This edition of HIV update focuses on research from the recent International AIDS Conference (AIDS 2016) that is particularly relevant to people living with HIV in the UK.
News from AIDS 2016
Treatment as prevention: more confidence in zero transmission risk
New data from the PARTNER study looking at the infectiousness of people taking HIV treatment has added to confidence that individuals with an undetectable viral load are extremely unlikely to transmit HIV to their sexual partners – the risk may even be zero.
The research involves couples in which one person is living with HIV and one person is not. The researchers are interested in the effectiveness of HIV treatment as prevention.
Early results released in 2014 showed no transmissions after sex without a condom when the HIV-positive partner had an undetectable viral load. Now the researchers have more data on more couples, so can state their conclusions with more confidence.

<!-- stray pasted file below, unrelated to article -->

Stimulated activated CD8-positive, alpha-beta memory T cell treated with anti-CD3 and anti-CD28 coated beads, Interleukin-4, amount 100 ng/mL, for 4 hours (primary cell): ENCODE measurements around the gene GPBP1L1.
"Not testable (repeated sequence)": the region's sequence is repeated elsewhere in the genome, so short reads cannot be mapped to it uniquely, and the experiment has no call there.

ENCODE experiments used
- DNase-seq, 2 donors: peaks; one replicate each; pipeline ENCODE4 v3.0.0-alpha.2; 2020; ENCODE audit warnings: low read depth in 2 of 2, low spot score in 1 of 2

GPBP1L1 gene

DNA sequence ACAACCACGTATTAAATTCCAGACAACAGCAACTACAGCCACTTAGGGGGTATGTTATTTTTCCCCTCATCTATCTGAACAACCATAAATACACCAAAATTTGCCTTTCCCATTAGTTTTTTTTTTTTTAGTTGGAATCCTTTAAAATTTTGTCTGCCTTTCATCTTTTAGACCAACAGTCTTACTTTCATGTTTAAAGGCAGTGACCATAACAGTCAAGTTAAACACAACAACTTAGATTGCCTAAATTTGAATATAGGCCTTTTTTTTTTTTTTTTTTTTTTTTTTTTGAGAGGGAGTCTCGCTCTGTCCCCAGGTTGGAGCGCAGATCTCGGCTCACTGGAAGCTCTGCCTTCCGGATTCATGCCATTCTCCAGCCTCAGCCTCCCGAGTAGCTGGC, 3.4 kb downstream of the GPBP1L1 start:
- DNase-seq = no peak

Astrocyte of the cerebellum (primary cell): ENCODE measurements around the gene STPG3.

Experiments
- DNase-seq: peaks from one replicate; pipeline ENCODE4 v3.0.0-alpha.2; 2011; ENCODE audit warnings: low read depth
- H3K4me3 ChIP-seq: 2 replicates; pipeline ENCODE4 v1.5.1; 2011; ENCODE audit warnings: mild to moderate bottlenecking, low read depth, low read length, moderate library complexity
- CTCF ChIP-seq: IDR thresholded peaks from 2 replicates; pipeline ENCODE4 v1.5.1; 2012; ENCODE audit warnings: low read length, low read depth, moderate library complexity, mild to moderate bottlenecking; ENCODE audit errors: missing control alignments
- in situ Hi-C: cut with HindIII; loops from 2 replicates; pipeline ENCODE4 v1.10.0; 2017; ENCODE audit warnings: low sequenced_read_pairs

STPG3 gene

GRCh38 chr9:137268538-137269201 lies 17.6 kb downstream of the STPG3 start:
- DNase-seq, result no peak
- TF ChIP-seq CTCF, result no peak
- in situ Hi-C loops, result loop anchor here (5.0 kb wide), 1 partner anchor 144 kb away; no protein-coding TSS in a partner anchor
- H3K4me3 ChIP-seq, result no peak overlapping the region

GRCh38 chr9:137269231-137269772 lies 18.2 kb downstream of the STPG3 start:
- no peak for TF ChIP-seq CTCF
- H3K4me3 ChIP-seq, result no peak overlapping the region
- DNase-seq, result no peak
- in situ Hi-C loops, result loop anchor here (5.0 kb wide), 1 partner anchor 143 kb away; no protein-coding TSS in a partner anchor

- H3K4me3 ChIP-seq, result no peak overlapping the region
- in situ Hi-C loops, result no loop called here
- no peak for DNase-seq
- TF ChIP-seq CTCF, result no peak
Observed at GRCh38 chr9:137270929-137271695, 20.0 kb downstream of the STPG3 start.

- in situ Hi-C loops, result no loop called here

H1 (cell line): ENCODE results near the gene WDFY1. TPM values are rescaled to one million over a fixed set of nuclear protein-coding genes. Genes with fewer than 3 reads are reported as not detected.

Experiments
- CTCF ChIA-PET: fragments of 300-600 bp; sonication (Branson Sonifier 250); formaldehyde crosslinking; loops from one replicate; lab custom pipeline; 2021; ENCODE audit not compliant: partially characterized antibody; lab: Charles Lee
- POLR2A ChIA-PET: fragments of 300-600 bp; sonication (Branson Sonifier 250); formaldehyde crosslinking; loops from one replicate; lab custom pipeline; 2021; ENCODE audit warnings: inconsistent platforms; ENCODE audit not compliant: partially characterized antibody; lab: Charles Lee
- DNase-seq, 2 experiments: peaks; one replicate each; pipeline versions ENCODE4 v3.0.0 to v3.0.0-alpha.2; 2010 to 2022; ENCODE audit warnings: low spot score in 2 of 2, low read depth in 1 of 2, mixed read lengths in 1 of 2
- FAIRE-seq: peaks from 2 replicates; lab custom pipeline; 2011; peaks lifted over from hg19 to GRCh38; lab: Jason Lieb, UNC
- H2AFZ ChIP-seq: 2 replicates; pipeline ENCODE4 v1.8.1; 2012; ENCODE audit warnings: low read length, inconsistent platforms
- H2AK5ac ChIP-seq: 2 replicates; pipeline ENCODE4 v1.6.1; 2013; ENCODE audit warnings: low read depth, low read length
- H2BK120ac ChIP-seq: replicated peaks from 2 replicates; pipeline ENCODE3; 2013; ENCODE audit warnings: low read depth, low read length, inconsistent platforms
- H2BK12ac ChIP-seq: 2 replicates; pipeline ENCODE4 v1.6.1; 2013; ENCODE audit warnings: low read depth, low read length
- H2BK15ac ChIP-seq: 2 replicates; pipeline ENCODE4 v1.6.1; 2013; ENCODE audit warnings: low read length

The latest data were collected from 888 couples, 38% of them gay men. Each couple was followed for an average of 1.6 years.
They had sex without a condom a total of 58,213 times, but on no occasion was HIV passed on.
Nonetheless, there were eleven new HIV infections. Genetic analysis showed that in every case the virus acquired by the HIV-negative partner was quite different from their partner’s virus, suggesting it had been acquired from sex outside the relationship.
The vagaries of statistical analysis mean that researchers are not yet prepared to say that an undetectable viral load means a zero risk of transmission – although that may well be the case. The researchers are continuing to collect more data from gay men so that they can give firmer conclusions on the risk of transmission during anal sex.
Nonetheless, the lack of any transmissions in couples – gay or heterosexual – in the context of an undetectable viral load is remarkable.
For more information on this topic, read NAM’s factsheet, ‘Viral load and transmission – a factsheet for people with HIV’.